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The EZ Approach to ETF Portfolio Building

by Maria Crawford Scott

The EZ Approach To ETF Portfolio Building Splash image

As investment products increase in number, complexity and cost, many individuals are plaintively searching for an investment approach guided by two very basic principles:

  • Keep it simple, and
  • Keep it cheap.

Exchange-traded funds (ETFs) offer a useful starting point for such an investment approach.

But with hundreds of different exchange-traded funds to choose from, and an infinite number of ETF portfolio combinations, how can you keep it simple?

In fact, building a diversified portfolio of exchange-traded funds is not nearly as complicated as it may at first seem.

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The Low-Hassle Approach

Traditional portfolio-building strategies tend to assume that investors all have similar levels of time, effort and knowledge to devote to their portfolios. But, of course, these traits vary tremendously.

One option is to view portfolio-building based on the level of complexity, with portfolios ranging from a basic, bare-minimum portfolio to one that is very complex.

This concept can be easily applied to exchange-traded funds. Using Level I (basic) and Level II (more complex) portfolios, you can build a simple portfolio of exchange-traded funds that requires little maintenance and is low cost.

What constitutes the Level I and Level II portfolios?

Any investment portfolio must follow some investment constants:

  • First of all, it must meet your financial goals and match your risk tolerance. Your asset allocation—how much you put into the various asset categories—addresses these financial concerns and is driven by your investor profile.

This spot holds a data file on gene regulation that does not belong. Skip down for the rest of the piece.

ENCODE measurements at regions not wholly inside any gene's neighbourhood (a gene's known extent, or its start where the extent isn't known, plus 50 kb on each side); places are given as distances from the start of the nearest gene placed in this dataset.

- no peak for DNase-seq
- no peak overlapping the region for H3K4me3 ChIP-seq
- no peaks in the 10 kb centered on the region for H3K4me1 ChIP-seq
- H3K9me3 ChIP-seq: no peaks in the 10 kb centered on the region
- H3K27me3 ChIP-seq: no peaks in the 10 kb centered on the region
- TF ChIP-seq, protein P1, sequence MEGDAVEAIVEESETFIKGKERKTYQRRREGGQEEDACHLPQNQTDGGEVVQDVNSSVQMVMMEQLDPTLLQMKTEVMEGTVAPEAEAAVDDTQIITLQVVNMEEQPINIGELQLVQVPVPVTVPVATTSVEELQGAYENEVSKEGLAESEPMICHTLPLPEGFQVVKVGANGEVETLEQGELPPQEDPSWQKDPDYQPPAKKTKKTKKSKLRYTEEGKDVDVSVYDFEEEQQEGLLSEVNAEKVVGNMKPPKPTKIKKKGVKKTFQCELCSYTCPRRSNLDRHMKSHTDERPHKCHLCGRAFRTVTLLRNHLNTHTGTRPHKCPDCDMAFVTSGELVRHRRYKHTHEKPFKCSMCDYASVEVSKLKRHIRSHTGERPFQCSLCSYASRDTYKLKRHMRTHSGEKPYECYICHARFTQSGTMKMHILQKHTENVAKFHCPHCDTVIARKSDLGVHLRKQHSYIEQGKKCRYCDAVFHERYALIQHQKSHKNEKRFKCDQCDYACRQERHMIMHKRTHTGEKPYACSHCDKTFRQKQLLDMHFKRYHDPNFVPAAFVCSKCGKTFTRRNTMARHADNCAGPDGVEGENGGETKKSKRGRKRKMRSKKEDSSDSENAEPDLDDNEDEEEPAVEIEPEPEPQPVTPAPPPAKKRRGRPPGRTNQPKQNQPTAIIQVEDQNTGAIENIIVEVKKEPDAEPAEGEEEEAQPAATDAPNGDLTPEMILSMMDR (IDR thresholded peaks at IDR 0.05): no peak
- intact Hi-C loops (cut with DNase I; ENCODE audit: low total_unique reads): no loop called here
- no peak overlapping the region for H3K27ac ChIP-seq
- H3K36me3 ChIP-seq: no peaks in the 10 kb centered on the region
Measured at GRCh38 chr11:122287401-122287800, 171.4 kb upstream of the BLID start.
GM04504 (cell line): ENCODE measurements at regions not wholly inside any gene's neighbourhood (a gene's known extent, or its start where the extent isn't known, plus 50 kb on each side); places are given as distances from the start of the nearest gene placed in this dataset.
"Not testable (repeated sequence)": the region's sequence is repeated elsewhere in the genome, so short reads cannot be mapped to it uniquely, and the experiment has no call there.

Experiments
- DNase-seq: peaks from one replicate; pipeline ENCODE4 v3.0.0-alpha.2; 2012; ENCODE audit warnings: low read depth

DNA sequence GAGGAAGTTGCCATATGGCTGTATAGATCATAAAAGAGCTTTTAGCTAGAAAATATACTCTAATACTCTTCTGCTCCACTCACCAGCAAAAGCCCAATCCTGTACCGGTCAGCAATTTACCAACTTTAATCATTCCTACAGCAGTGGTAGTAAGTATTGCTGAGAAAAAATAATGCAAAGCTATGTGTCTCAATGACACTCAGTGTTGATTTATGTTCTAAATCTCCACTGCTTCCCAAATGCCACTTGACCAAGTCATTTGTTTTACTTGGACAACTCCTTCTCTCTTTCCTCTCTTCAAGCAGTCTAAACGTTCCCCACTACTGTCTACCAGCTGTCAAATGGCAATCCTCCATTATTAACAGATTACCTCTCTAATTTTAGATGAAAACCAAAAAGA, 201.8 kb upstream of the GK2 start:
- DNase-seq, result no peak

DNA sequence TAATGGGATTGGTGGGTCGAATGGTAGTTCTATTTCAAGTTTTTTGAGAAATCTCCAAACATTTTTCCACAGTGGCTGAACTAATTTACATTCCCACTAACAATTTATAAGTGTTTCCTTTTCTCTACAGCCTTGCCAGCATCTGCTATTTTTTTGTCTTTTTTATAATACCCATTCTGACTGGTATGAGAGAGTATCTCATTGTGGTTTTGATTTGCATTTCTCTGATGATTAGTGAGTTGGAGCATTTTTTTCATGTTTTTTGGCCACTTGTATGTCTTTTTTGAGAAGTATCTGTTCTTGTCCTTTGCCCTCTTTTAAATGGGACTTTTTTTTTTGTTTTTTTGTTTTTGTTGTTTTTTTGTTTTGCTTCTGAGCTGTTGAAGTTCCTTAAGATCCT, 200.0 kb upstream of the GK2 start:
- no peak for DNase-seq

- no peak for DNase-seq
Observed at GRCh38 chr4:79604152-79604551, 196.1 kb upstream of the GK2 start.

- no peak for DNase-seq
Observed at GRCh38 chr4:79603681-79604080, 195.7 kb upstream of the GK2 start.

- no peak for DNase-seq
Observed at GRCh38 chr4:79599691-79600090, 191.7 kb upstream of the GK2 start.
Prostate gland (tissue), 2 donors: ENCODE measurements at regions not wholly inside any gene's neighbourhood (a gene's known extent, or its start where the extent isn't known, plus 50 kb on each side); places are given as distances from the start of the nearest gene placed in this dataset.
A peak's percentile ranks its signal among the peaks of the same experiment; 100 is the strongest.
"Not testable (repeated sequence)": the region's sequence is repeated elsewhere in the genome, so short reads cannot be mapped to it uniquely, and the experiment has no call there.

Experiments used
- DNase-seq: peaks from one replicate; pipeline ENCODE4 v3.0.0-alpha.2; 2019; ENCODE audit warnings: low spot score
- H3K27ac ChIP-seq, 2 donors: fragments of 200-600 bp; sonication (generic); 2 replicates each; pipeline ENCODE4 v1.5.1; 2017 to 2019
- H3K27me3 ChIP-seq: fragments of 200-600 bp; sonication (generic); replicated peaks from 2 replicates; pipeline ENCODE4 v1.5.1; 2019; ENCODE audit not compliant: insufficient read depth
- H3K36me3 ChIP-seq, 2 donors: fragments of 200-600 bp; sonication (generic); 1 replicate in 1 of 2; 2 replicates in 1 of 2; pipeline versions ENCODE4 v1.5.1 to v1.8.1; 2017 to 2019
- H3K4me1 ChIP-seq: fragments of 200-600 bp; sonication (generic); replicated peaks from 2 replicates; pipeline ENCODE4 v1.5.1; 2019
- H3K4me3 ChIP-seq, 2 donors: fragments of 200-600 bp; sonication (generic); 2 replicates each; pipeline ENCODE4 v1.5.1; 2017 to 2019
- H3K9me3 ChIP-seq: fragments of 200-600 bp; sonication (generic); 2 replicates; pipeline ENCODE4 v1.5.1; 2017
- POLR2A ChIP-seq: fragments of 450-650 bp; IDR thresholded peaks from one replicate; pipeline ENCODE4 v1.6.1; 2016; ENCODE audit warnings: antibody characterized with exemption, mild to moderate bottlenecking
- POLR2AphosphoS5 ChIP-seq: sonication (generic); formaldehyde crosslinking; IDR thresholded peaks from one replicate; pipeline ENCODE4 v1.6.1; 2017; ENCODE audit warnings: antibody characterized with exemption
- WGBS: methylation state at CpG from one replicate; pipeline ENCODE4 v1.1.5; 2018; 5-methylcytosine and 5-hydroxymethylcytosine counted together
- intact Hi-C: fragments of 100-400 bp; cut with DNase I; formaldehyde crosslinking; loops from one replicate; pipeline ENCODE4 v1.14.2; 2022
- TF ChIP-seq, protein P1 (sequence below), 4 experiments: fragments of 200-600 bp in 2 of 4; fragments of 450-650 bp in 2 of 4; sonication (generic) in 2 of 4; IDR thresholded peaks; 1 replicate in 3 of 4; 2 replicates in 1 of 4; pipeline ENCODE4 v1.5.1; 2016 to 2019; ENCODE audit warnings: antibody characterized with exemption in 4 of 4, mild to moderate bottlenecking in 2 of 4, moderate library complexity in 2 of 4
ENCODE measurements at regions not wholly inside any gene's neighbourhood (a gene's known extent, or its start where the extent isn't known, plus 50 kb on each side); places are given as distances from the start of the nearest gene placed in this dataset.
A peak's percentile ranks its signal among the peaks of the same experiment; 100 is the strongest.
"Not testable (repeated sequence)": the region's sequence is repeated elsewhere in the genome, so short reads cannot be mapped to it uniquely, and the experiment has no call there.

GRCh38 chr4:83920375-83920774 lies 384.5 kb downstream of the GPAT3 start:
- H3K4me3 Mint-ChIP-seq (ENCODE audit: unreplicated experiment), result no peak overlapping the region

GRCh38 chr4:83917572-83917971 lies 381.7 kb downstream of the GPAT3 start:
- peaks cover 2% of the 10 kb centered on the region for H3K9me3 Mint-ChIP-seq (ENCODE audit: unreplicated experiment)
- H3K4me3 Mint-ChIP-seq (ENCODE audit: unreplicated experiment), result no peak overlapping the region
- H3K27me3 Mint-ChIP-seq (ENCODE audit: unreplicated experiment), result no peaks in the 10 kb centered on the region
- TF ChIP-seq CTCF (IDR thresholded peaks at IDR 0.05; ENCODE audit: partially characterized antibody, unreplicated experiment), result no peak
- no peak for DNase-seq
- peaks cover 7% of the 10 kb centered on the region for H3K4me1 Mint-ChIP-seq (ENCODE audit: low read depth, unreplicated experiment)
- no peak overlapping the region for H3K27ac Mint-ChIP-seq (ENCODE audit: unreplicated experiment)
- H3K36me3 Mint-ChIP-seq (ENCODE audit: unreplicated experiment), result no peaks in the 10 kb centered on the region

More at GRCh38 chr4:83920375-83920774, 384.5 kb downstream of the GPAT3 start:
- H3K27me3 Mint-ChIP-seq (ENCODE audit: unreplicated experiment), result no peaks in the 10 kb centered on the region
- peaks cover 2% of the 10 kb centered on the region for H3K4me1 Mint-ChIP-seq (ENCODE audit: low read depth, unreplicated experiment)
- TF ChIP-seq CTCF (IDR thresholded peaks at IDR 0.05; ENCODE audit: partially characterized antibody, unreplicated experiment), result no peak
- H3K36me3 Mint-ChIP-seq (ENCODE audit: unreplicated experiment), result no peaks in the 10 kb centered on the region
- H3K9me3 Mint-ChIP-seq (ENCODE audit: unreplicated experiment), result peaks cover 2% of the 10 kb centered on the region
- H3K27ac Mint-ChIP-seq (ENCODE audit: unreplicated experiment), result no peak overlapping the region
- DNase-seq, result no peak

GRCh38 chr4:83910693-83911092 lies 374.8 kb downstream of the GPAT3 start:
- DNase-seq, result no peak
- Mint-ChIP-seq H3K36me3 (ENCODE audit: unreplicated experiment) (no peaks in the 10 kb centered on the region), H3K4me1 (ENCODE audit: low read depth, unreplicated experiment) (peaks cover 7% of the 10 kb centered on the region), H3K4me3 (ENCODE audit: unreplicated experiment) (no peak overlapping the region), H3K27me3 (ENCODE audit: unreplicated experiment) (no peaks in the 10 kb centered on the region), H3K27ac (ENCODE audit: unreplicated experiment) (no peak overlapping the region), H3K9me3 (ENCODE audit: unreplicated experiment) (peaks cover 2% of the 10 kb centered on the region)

• Secondly, it must be broadly diversified among major market segments.

With those constants in mind, the simplest approach is to build your entire portfolio around index funds. Index funds are passively managed portfolios, so you do not have to worry about evaluating the skill of a portfolio manager. They also provide automatic diversification—they are, by definition, completely diversified within the market the index covers. Lastly, they are low maintenance investments—you don’t have to monitor their performance against the benchmarks, because they are the benchmarks.

ETFs provide all of the advantages of traditional index mutual funds—including diversification, tax efficiency and low maintenance. They also feature rock-bottom costs, with expense ratios that are even lower than their mutual fund counterparts. Of course, unlike mutual funds, ETFs trade on an exchange like stocks, so you will have to pay brokerage commissions. But if you stick with a low-cost discounter, and do not trade frequently (you should be invested for the long haul, anyway), you can keep these expenses to a bare minimum.

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Leveling the Ground

Table 1 illustrates two basic exchange-traded fund portfolio levels. These should be viewed as a continuum of the simple to the complex and not as separate portfolios—Level I illustrates a realistic minimum, but the holdings can be augmented with Level II holdings.

Table 1. Building a Low-Hassle ETF Portfolio: Two Basic Levels
Asset Level I Portfolio Level II Portfolio
U.S. Stocks Total U.S. Stock Market ETF Large-Cap Stock ETF
Extended-Market Stock ETF
Or
Large-Cap Stock ETF
Mid-Cap Stock ETF
Small-Cap Stock ETF
Micro-Cap ETF
International Stocks Total International Stock ETF European Stock ETF
Pacific Stock ETF
Emerging Markets Stock ETF
Bonds Interm U.S. Gov’t Bond ETF Short-Term U.S. Gov’t Bond ETF
Long-Term U.S. Gov’t Bond ETF

[Cash holdings are not shown in these portfolios because there are no appropriate ETFs, but they should be a part of any portfolio to maintain liquidity; any short-term, liquid fixed-income investment with absolutely no default risk, such as a money market fund or bank account, can be used for this purpose.]

Level I: The Bare Necessities